“I am. I mean, I’m going to. I’m just waiting for the light. Oh, there it is.”

So I pull over across the street where he had indicated. And at this point I have absolutely no idea what I said to upset him so much. My hands are shaking and my eyes are tearing up.

Once I’m pulled over he starts in on me again.

“Garbly, garble, blah, blah, garble, the bus … récoule.”

“What? I’m sorry. I’m not trying to be difficult but I really don’t understand.”

“Garb-ly, gar-ble, BLAH, BLAH, GAR-BLE, THE BUS … RE-COULE!” he says it slower and louder, as though I’m in some kind of comedy show where they’re making fun of people who do this. Saying it louder does not help me to know what the words mean, it just scares me.

Now I’m really crying. I have no idea what he’s asking me to do. I pulled over where he asked me to. I don’t see a bus in my rearview mirror.

I am parked in a bus stop area though, so maybe he wants me to back up? Yes. Let’s try that.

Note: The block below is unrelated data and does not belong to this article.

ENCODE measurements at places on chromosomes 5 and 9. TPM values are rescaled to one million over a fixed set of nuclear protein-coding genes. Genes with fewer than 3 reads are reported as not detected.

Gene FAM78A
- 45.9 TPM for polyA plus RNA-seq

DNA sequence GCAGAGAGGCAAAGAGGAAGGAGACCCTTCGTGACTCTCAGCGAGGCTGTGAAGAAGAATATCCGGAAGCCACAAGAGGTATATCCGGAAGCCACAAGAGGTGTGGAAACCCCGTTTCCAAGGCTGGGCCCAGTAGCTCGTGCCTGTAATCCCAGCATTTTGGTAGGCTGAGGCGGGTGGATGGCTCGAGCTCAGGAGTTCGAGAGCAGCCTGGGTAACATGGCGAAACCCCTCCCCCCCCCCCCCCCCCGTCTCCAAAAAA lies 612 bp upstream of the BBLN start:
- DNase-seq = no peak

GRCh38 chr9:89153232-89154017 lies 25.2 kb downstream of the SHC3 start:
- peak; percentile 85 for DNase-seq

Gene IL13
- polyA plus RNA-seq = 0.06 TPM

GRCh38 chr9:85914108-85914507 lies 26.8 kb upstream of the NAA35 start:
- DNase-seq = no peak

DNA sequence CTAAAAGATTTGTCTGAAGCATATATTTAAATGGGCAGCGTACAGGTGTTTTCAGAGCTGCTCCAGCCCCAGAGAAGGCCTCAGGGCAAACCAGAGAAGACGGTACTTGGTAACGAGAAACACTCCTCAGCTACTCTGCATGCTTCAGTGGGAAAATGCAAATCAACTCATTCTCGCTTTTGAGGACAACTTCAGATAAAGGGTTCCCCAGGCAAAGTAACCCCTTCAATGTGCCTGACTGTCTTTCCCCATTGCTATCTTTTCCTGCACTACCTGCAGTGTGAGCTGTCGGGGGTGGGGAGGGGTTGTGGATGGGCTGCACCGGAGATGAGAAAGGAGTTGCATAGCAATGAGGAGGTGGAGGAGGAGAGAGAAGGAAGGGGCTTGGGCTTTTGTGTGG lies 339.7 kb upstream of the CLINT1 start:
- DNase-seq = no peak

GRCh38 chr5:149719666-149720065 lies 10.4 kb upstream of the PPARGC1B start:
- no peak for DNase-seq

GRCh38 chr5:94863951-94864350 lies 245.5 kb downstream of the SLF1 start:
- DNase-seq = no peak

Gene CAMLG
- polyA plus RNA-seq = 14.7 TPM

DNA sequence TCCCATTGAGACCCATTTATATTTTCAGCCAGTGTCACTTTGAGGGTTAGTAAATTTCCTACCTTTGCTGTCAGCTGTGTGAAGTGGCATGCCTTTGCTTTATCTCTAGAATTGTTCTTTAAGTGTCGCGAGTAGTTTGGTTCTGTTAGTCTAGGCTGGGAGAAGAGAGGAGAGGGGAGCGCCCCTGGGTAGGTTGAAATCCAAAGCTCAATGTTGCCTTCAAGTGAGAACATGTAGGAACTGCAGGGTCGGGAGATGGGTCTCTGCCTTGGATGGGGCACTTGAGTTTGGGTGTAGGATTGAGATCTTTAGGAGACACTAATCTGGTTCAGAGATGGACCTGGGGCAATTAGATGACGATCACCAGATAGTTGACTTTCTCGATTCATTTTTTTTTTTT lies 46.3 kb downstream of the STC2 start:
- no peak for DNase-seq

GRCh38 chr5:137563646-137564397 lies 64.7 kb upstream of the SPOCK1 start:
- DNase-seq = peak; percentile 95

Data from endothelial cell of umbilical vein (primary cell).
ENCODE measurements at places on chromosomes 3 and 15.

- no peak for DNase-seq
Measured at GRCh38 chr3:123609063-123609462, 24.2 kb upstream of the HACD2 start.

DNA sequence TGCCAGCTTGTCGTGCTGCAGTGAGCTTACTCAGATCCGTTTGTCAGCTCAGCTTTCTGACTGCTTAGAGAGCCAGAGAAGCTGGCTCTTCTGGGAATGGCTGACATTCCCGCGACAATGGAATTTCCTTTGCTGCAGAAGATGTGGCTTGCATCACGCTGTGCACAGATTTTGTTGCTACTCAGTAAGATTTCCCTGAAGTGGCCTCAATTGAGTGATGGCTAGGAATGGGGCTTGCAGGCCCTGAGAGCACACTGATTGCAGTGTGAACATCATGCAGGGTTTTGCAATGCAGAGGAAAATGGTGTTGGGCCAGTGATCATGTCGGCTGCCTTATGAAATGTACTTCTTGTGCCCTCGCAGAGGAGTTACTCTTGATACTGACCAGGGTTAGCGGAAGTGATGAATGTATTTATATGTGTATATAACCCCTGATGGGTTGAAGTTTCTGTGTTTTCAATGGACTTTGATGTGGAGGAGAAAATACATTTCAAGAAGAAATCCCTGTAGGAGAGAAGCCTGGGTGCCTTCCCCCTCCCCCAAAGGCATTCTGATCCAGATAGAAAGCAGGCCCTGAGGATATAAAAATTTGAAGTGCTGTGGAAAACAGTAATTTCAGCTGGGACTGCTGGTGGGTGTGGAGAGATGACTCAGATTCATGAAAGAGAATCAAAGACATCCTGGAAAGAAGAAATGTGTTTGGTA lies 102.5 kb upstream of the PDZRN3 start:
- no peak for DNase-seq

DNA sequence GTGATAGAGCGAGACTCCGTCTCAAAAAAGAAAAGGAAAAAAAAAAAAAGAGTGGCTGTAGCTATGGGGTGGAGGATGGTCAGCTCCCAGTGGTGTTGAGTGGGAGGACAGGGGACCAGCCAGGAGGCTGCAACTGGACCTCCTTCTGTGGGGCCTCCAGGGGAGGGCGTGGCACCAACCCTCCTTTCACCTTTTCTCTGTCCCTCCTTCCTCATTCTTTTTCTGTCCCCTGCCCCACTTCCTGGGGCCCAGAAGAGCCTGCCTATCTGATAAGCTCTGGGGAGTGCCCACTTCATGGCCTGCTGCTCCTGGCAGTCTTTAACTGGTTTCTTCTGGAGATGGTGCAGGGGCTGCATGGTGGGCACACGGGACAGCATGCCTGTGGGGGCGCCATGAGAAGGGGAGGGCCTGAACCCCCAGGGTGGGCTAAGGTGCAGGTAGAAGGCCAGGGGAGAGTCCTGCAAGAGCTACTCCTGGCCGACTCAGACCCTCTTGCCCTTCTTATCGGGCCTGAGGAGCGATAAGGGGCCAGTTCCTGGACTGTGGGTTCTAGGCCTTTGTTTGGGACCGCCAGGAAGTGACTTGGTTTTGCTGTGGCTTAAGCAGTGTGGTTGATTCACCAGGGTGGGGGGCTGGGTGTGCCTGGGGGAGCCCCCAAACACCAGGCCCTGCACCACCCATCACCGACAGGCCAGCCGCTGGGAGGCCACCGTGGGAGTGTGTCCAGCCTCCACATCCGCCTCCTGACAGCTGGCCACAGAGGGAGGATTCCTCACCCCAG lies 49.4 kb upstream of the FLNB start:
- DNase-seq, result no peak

I begin backing up and I say, “Like this?”


He instructs me to continue backing up. When I finally am told to stop, he asks me for my license and registration, which I give him.

The registration cards here are in fancy little plastic blue billfolds and I didn’t know I needed to take it out for him.

He throws it back through the window and demands that I take it out of the plastic, which I do, hands shaking.

Everything I do seems to only make this situation worse. I know I’m not trying to be difficult, but for some reason he’s convinced that I am.


He looks at my license and asks me where I’m from.

I look at him confused. Did he really just ask me where I’m from? Or did I hear him wrong? Because it says right on my license in all caps: CALIFORNIA.


Again, with the slow loud talking, he asks me where I’m from.

“California, is that it?!” he asks.

Oui. Je viens de Californie.